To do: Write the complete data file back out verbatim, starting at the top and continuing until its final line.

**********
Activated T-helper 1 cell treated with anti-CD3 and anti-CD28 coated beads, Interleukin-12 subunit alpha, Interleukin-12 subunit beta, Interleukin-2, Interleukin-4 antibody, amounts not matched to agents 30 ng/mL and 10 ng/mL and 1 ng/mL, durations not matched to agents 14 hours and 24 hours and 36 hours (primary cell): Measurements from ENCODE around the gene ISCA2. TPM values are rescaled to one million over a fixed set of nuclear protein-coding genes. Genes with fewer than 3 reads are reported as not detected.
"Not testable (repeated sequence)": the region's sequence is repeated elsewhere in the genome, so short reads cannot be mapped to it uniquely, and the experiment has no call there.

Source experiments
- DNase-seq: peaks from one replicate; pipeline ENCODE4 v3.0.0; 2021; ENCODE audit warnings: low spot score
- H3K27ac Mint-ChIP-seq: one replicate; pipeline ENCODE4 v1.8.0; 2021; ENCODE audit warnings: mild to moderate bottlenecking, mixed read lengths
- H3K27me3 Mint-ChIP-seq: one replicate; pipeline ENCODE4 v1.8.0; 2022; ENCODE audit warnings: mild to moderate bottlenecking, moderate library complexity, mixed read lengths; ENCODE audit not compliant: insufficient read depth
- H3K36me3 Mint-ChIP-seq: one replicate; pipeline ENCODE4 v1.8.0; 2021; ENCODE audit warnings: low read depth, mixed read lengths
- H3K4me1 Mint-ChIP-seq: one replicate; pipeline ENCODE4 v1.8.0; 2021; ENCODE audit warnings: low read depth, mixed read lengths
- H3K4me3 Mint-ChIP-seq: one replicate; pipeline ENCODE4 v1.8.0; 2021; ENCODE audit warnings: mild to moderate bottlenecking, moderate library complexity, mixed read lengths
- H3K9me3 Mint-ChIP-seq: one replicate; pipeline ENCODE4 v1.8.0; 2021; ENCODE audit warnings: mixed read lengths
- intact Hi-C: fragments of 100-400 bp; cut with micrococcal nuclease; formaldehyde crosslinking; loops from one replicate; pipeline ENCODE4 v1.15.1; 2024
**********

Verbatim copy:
Activated T-helper 1 cell treated with anti-CD3 and anti-CD28 coated beads, Interleukin-12 subunit alpha, Interleukin-12 subunit beta, Interleukin-2, Interleukin-4 antibody, amounts not matched to agents 30 ng/mL and 10 ng/mL and 1 ng/mL, durations not matched to agents 14 hours and 24 hours and 36 hours (primary cell): Measurements from ENCODE around the gene ISCA2. TPM values are rescaled to one million over a fixed set of nuclear protein-coding genes. Genes with fewer than 3 reads are reported as not detected.
"Not testable (repeated sequence)": the region's sequence is repeated elsewhere in the genome, so short reads cannot be mapped to it uniquely, and the experiment has no call there.

Source experiments
- DNase-seq: peaks from one replicate; pipeline ENCODE4 v3.0.0; 2021; ENCODE audit warnings: low spot score
- H3K27ac Mint-ChIP-seq: one replicate; pipeline ENCODE4 v1.8.0; 2021; ENCODE audit warnings: mild to moderate bottlenecking, mixed read lengths
- H3K27me3 Mint-ChIP-seq: one replicate; pipeline ENCODE4 v1.8.0; 2022; ENCODE audit warnings: mild to moderate bottlenecking, moderate library complexity, mixed read lengths; ENCODE audit not compliant: insufficient read depth
- H3K36me3 Mint-ChIP-seq: one replicate; pipeline ENCODE4 v1.8.0; 2021; ENCODE audit warnings: low read depth, mixed read lengths
- H3K4me1 Mint-ChIP-seq: one replicate; pipeline ENCODE4 v1.8.0; 2021; ENCODE audit warnings: low read depth, mixed read lengths
- H3K4me3 Mint-ChIP-seq: one replicate; pipeline ENCODE4 v1.8.0; 2021; ENCODE audit warnings: mild to moderate bottlenecking, moderate library complexity, mixed read lengths
- H3K9me3 Mint-ChIP-seq: one replicate; pipeline ENCODE4 v1.8.0; 2021; ENCODE audit warnings: mixed read lengths
- intact Hi-C: fragments of 100-400 bp; cut with micrococcal nuclease; formaldehyde crosslinking; loops from one replicate; pipeline ENCODE4 v1.15.1; 2024